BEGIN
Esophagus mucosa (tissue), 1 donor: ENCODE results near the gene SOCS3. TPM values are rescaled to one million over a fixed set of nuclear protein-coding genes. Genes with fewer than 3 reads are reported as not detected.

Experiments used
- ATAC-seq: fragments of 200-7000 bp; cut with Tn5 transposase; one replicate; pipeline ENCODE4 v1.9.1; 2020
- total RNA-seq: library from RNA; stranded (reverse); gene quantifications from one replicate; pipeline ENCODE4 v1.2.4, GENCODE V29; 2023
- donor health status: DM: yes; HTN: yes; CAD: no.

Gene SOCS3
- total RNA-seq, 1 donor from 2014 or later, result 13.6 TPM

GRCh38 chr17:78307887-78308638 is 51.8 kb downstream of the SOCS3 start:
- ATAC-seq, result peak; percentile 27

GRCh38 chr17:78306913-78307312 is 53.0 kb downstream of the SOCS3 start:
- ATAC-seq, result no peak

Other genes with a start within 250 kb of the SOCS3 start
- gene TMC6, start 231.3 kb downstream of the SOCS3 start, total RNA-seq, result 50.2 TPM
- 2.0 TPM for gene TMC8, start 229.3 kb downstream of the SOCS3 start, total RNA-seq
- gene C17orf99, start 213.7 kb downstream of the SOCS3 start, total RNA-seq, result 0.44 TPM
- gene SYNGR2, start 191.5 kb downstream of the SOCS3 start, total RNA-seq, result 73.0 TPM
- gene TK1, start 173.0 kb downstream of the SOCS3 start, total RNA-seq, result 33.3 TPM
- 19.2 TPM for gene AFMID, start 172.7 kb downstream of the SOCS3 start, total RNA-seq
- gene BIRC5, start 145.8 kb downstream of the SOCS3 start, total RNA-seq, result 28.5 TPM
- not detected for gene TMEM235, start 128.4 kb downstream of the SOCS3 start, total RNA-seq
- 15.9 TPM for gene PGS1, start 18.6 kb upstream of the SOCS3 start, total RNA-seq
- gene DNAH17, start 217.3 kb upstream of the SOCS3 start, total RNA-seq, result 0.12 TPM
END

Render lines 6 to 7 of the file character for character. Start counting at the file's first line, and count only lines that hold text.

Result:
Gene SOCS3
- total RNA-seq, 1 donor from 2014 or later, result 13.6 TPM